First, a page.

Monday 21 October 1661

Early with Mr. Moore by coach to Chelsy, to my Lord Privy Seal’s, but have missed of coming time enough; and having taken up Mr. Pargiter, the goldsmith (who is the man of the world that I do most know and believe to be a cheating rogue), we drank our morning draft there together of cake and ale, and did make good sport of his losing so much by the King’s coming in, he having bought much of Crown lands, of which, God forgive me! I am very glad. At Whitehall, at the Privy Seal, did with Sir W. Pen take advice about passing of things of his there that concern his matters of Ireland. Thence to the Wardrobe and dined, and so against my judgment and conscience (which God forgive, for my very heart knows that I offend God in breaking my vows herein) to the Opera, which is now newly begun to act again, after some alteracion of their scene, which do make it very much worse; but the play, “Love and Honour,” being the first time of their acting it, is a very good plot, and well done. So on foot home, and after a little business done in my study and supper, to bed.

10 Annotations

J A Gioia   Link to this

and so against my judgment and conscience ... to the Opera, which is now newly begun

'my name is sam, and i'm a theater-holic.'

Rex Gordon   Link to this

"he having bought much of Crowne lands"

L&M explain: Crown and church lands were now, after the confiscations of the revolution, restored to their legal owners without compensation to their purchasers. The goldsmith was John Pargiter, sen., who had purchased Crown lands in Buckinghamshire: S.J. Madge, Domesday of Crown lands, p. 403. He was several times fined by the Goldsmith's Company for bad workmanship, and in March 1668 his name was removed by the Court of Aldermen from the list of nominees for the office of alderman. He may have been the Pargiter prosecuted in 1669 for coin clipping: PRO, SP 29/256, no. 17. If he was, Sam's assessment of his business character was astute indeed.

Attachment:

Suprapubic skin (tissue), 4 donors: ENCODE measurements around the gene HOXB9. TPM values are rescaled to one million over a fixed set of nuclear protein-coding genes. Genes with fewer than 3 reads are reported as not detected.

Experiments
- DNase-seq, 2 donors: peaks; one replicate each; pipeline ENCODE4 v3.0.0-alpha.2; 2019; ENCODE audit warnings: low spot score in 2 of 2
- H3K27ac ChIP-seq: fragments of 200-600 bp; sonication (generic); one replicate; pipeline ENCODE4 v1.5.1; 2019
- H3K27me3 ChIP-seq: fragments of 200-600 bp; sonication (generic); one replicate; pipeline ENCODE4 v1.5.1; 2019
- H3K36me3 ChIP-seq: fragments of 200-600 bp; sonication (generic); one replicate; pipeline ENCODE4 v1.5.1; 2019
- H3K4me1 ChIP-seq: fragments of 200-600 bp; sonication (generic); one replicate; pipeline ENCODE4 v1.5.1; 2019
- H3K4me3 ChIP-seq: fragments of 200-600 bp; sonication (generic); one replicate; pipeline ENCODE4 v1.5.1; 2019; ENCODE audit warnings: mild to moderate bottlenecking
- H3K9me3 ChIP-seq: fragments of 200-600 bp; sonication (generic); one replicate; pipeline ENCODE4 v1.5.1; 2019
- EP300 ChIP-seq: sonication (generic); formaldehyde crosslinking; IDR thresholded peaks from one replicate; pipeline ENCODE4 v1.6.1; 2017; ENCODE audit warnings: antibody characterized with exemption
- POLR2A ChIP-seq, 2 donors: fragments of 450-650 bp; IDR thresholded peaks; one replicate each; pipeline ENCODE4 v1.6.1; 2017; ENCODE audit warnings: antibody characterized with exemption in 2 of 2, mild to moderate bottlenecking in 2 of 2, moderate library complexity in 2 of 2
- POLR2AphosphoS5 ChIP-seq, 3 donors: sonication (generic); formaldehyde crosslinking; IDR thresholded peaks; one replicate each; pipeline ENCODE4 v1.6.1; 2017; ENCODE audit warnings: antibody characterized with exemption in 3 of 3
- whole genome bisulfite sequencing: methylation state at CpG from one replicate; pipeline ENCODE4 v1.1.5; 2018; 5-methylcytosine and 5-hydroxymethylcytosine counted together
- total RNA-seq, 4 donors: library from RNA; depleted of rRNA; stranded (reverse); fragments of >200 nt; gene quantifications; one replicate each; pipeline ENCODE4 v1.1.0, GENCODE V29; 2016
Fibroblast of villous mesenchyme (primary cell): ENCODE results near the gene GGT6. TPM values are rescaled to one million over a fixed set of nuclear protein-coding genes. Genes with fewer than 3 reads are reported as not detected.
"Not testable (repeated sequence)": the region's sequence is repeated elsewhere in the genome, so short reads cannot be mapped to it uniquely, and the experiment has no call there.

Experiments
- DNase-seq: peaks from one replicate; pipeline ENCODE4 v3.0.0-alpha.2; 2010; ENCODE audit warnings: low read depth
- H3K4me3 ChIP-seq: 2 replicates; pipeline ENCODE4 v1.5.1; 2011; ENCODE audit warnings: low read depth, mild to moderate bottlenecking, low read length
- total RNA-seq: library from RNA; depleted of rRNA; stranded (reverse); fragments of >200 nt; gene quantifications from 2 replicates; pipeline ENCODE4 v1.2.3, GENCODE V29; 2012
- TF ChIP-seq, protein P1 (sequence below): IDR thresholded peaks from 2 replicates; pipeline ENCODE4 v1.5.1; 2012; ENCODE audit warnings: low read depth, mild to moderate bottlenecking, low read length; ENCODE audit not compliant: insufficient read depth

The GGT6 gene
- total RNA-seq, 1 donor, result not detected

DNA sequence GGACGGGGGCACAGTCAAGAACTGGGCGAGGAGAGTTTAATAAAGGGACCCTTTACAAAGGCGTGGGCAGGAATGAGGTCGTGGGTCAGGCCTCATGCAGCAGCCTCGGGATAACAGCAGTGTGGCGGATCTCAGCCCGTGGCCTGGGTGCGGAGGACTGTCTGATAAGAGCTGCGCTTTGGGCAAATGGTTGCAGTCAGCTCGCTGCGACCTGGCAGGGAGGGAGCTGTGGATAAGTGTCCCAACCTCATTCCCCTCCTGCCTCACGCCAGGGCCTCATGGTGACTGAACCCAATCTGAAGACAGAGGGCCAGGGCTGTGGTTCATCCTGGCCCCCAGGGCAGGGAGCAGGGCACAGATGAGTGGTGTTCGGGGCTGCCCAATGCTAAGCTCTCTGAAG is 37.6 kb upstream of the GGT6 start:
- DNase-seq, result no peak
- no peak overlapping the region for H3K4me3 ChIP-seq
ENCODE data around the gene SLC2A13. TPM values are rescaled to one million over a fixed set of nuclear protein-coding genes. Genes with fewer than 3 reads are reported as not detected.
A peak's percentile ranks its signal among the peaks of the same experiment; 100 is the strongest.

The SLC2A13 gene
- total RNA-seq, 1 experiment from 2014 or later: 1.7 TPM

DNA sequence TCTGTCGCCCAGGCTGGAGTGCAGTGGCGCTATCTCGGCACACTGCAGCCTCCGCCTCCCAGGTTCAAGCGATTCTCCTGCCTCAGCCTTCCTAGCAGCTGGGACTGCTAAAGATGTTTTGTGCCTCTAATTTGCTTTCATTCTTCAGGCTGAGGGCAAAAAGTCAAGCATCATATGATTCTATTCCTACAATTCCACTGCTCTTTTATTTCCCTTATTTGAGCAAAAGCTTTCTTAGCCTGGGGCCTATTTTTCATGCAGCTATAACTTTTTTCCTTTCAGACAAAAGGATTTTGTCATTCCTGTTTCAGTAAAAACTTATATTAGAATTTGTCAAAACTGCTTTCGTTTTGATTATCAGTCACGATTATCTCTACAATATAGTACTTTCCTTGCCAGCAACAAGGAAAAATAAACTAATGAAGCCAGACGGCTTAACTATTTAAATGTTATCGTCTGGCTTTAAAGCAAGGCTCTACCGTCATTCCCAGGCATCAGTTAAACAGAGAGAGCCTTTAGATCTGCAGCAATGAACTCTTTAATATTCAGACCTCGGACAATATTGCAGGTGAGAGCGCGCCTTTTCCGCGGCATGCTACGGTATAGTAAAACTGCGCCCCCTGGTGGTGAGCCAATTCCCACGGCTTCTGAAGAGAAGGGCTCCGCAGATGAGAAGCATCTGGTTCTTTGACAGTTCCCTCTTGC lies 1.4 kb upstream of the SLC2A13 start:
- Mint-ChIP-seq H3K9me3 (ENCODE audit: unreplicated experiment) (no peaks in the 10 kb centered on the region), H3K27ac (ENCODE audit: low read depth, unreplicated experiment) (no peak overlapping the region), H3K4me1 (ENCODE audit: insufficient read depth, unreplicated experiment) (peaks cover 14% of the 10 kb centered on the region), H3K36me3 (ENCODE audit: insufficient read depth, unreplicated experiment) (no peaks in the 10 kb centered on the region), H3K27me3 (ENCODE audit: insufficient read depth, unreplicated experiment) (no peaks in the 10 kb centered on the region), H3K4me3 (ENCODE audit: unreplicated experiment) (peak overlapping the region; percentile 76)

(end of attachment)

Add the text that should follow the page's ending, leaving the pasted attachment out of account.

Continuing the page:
Wim van der Meij   Link to this

'Love and Honour' is a tragi-comedy by Sir W. Davenant, first acted at the Blackfriars.

David A. Smith   Link to this

"I do most know and believe to be a cheating rogue"
Paste the smile in place, quaff the beer, then escape his presence, go home, close the door, and in quiet candlelit privacy let your feelings rip in precise encrypted shorthand.
We have all felt this way ...

David A. Smith   Link to this

"of which, God forgive me! I am very glad"
Here is why we love to read Sam:
Believing Pargiter to be a rogue, and having established that he was an opportunist who cheerfully capitalized on others' misfortune, Sam now quite understandably rejoices (silently) at the confiscation of Pargiter's treacherous profits.
And then, as if crossing himself before the padre, he interjects a "God forgive me!" with an exclamation point.
So we have scene, character, and the dichotomous nature of emotional doublethink -- all in nine words.

David Ross McIrvine   Link to this

*LOVE AND HONOUR*

According to T.W. Craik, in Volume V of *The Revels History of Drama in English*, Charles II lent his Coronation robes to Betterton for a performance of *Love and Honour*. Whether it was the performance Sam is at, I'm not sure, but as we know Betterton has already begun to perform at Lincoln's Inn Fields in August, when Sam saw *Hamlet*.

Pedro.   Link to this

On this day..

100 men who formed the Tangier Horse were paraded at St.George's Field in Southwalk. On return to England they became the 1st Royal Dragoons.

andy   Link to this

man of the world

......
what a phrase, that has survived centuries.

And I think we can allow Sam a few furtive vists to the theatre and opera!

Terry Foreman   Link to this

"At Whitehall, at the Privy Seal, did with Sir W. Pen take advice about passing of things of his there that concern his matters of Ireland."
L&M; note these "matters" were a grant of c. 12,000 acres of land in co. Cork made to Penn under the terms of the Irish land settlement of November 1660, in compensation for the loss of the lands he had gained in the Cromwellian settlement of 1652 and which were now returned to their former owner, the Earl of Clancarty. Disputes over the grant continued until 1669. (Cf. the post by Rex Gordon above.),

Terry Foreman   Link to this

"Charles II lent his Coronation robes to Betterton for a performance of *Love and Honour*. Whether it was the performance Sam is at, I'm not sure,"

L&M; note that Downes says it is. "John Downes (died ca. 1712) worked as a prompter at the Duke's Company, and later the United Company, for most of the Restoration period 1660—1700. His 'historical review of the stage', Roscius Anglicanus (1708), is an invaluable source for historians both of Restoration and of Stuart theater." https://en.wikipedia.org/wiki/John_Downes_%28pr...

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